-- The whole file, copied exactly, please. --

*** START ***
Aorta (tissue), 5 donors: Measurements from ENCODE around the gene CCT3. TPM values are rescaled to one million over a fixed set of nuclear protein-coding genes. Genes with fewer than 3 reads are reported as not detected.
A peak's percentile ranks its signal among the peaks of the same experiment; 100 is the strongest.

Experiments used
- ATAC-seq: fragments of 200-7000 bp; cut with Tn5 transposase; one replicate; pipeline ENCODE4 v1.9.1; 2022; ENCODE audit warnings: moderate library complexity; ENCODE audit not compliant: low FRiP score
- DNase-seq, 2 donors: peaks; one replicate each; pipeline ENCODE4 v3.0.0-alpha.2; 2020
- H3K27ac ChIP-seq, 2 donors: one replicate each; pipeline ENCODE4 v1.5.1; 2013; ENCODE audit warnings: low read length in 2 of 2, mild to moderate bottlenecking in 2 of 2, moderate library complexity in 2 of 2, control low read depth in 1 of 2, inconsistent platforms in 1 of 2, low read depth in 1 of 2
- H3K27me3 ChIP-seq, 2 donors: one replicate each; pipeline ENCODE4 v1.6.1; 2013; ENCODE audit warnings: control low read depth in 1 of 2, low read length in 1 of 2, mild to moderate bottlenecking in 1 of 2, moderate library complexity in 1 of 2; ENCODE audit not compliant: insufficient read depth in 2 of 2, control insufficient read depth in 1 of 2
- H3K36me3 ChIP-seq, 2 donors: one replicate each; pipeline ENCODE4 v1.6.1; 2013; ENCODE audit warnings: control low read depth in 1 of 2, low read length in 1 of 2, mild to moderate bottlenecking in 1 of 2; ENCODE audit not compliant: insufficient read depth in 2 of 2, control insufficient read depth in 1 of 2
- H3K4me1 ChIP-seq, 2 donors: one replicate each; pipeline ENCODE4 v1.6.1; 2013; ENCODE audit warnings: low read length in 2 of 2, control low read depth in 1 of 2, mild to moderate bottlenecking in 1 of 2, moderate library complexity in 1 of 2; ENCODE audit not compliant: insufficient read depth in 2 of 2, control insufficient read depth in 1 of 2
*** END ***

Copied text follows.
Aorta (tissue), 5 donors: Measurements from ENCODE around the gene CCT3. TPM values are rescaled to one million over a fixed set of nuclear protein-coding genes. Genes with fewer than 3 reads are reported as not detected.
A peak's percentile ranks its signal among the peaks of the same experiment; 100 is the strongest.

Experiments used
- ATAC-seq: fragments of 200-7000 bp; cut with Tn5 transposase; one replicate; pipeline ENCODE4 v1.9.1; 2022; ENCODE audit warnings: moderate library complexity; ENCODE audit not compliant: low FRiP score
- DNase-seq, 2 donors: peaks; one replicate each; pipeline ENCODE4 v3.0.0-alpha.2; 2020
- H3K27ac ChIP-seq, 2 donors: one replicate each; pipeline ENCODE4 v1.5.1; 2013; ENCODE audit warnings: low read length in 2 of 2, mild to moderate bottlenecking in 2 of 2, moderate library complexity in 2 of 2, control low read depth in 1 of 2, inconsistent platforms in 1 of 2, low read depth in 1 of 2
- H3K27me3 ChIP-seq, 2 donors: one replicate each; pipeline ENCODE4 v1.6.1; 2013; ENCODE audit warnings: control low read depth in 1 of 2, low read length in 1 of 2, mild to moderate bottlenecking in 1 of 2, moderate library complexity in 1 of 2; ENCODE audit not compliant: insufficient read depth in 2 of 2, control insufficient read depth in 1 of 2
- H3K36me3 ChIP-seq, 2 donors: one replicate each; pipeline ENCODE4 v1.6.1; 2013; ENCODE audit warnings: control low read depth in 1 of 2, low read length in 1 of 2, mild to moderate bottlenecking in 1 of 2; ENCODE audit not compliant: insufficient read depth in 2 of 2, control insufficient read depth in 1 of 2
- H3K4me1 ChIP-seq, 2 donors: one replicate each; pipeline ENCODE4 v1.6.1; 2013; ENCODE audit warnings: low read length in 2 of 2, control low read depth in 1 of 2, mild to moderate bottlenecking in 1 of 2, moderate library complexity in 1 of 2; ENCODE audit not compliant: insufficient read depth in 2 of 2, control insufficient read depth in 1 of 2